Oral appliance therapy involves the use of a mouthguard-like device that repositions the jaw and tongue to prevent the upper airway from narrowing or collapsing during sleep.  

Surgery is another option for treating sleep apnea, but it is typically reserved for patients with severe cases who have not responded to other treatment options. Surgery may involve removing excess tissue from the throat or correcting structural abnormalities.


Consider tracking your sleep

Tracking your sleep is a great idea when it comes to managing sleep apnea. By monitoring your progress and adjusting as needed, you can understand what’s affecting your sleep. Tools like ResMed's myNight™ and ResMed diary can help you track your sleep and gain actionable insights to improve your sleep quality. 

While myNight is primarily used to detect your sleep apnea risk, you can also use it to monitor your sleep as well as compare how you sleep on therapy to how you sleep without it. By benchmarking your progress, you can see how your night-time behaviour affects your sleep and make changes accordingly.



CPAP therapy is the most popular and effective way to treat sleep apnea. If you have been advised to use CPAP therapy, your healthcare professional can help you select a CPAP device and mask tailored to your specific needs.  

Now while CPAP devices may seem costly, many private health plans, including Medicare for some patients, cover the cost. Find out if you are eligible. 


Have a support network

Having a support network can be the difference between succeeding in CPAP therapy and not. By educating your loved ones about the condition, you can feel supported and motivated. 

It's also helpful to have someone to talk to and help you navigate any challenges that may arise during your therapy journey. Check out our tips on how to talk to your family about it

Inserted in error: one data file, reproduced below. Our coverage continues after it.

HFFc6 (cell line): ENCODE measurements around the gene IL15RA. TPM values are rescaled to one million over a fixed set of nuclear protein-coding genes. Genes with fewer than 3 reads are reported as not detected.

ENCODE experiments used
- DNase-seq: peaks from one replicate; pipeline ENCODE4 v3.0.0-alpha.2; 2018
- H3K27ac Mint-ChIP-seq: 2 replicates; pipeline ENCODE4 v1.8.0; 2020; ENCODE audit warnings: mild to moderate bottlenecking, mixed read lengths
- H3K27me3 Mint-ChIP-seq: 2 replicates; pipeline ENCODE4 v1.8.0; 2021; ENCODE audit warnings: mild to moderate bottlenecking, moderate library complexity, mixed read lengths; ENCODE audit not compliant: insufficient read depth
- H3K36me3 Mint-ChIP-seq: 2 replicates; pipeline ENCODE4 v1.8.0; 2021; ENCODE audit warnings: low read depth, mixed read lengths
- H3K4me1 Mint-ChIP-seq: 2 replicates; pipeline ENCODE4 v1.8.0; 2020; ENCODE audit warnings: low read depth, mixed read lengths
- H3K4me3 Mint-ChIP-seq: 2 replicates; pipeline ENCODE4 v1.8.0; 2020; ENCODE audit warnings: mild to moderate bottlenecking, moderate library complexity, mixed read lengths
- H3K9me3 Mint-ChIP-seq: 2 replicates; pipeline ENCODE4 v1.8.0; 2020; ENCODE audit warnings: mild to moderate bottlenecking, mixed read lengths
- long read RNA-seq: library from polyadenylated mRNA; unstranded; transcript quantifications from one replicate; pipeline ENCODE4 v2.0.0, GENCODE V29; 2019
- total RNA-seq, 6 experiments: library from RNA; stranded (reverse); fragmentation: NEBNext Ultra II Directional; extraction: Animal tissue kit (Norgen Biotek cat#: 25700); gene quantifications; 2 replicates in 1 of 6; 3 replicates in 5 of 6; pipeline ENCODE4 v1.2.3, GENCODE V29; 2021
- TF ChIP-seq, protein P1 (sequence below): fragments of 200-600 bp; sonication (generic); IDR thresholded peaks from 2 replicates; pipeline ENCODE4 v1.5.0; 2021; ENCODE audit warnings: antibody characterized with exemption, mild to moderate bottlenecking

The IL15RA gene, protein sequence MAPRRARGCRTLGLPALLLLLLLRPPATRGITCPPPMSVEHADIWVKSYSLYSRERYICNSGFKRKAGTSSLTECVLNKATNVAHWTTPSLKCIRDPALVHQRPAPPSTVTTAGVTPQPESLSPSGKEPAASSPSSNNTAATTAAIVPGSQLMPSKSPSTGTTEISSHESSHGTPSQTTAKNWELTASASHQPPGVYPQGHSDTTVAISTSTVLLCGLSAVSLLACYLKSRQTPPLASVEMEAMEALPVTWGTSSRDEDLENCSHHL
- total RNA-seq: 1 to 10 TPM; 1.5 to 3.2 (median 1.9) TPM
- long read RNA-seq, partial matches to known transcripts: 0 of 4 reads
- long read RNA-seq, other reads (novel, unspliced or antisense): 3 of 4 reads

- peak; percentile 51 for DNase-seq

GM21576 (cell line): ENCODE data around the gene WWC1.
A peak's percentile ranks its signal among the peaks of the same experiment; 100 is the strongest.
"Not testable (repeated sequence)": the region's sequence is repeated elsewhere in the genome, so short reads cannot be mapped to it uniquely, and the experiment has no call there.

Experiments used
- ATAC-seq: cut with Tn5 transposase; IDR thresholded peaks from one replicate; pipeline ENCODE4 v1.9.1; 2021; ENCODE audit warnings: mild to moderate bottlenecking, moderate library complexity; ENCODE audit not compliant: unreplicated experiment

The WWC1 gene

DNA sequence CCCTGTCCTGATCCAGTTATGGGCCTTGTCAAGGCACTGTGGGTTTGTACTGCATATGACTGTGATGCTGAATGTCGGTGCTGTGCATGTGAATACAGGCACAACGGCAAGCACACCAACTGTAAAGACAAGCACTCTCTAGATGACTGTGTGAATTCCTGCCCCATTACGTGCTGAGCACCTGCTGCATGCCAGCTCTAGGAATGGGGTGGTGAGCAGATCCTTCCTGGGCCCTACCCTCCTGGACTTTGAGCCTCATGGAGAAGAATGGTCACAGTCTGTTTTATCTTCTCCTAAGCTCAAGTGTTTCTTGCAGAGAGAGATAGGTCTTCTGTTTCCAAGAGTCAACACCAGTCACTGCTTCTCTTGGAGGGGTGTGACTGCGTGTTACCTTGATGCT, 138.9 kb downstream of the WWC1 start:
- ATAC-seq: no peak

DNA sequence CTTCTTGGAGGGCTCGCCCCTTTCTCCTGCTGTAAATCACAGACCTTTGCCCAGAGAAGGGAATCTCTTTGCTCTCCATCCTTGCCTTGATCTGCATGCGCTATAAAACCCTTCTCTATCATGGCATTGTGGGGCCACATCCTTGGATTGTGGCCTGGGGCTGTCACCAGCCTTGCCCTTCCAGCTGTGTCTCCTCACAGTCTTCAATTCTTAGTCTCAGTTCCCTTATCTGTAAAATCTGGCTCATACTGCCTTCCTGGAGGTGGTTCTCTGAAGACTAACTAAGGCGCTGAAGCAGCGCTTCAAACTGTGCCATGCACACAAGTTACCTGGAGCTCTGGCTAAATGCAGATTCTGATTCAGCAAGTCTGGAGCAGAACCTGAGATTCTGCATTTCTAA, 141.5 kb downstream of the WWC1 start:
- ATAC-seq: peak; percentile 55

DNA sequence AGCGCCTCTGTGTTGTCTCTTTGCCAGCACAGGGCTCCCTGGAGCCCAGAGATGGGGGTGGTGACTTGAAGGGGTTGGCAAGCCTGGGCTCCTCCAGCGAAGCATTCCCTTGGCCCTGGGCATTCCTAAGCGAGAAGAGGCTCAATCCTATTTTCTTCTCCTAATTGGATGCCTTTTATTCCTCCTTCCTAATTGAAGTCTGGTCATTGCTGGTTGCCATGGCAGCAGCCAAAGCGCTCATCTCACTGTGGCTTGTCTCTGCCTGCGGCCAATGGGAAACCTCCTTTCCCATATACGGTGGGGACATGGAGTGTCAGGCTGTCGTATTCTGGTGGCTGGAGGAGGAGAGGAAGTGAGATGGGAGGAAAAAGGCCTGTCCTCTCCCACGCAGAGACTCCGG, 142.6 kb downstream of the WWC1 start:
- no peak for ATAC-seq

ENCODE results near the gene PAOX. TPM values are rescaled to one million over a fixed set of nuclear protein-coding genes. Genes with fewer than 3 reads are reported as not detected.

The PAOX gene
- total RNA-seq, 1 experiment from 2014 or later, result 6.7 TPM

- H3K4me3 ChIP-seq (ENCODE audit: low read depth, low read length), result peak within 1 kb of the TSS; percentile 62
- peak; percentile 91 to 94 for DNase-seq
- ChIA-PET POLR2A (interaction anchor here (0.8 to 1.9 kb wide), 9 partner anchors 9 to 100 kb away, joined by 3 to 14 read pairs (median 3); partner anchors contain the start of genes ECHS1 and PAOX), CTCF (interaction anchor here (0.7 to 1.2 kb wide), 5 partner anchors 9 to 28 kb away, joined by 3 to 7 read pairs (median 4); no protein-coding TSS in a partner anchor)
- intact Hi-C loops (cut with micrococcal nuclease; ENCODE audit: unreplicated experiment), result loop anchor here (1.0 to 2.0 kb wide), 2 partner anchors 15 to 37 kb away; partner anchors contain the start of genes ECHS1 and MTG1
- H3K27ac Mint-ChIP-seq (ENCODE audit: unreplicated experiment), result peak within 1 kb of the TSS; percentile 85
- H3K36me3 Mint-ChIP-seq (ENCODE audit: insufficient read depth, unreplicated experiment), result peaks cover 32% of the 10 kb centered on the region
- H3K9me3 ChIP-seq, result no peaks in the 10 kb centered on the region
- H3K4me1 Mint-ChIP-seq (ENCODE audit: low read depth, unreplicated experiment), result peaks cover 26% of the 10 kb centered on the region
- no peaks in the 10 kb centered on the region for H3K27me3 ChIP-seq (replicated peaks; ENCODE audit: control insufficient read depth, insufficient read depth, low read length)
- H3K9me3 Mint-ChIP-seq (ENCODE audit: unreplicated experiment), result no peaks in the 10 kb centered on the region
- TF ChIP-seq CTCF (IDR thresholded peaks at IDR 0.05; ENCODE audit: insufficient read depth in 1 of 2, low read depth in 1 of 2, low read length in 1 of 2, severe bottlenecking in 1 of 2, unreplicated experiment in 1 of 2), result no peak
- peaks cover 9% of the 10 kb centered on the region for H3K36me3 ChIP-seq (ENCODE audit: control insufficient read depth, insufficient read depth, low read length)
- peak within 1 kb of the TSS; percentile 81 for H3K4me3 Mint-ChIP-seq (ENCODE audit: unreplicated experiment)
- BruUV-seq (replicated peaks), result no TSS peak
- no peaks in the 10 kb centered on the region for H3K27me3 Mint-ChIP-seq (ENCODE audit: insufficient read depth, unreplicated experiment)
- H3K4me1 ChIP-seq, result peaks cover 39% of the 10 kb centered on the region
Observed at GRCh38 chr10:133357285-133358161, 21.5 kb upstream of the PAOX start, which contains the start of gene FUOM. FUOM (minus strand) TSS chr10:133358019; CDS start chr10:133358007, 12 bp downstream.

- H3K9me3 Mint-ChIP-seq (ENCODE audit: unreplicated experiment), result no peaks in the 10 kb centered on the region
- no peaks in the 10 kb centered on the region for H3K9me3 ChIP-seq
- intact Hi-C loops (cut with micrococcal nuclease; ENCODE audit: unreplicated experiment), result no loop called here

Don't forget that ResMed's sleep coaches are also available to provide support and answer any questions you may have about sleep apnea and CPAP.


Don't give up on healthy sleep

It’s important for your health and overall wellbeing to continue on your sleep apnea treatment journey. While it may feel overwhelming at first, sticking with therapy can ultimately lead to a better quality of life. Improved sleep and better relationships are just some of the benefits you can experience. And as your energy levels increase, you may even lose weight and participate in activities previously difficult due to fatigue. 

If you have been diagnosed with sleep apnea, don't give up. Let us help you manage your condition, so you can sleep, breathe and live better. Book a sleep coach consult today.


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Benjafield AV, et al. Estimation of the global prevalence and burden of obstructive sleep apnoea: a literature-based analysis. Lancet Respir Med. 2019 Aug;7(8):687-698.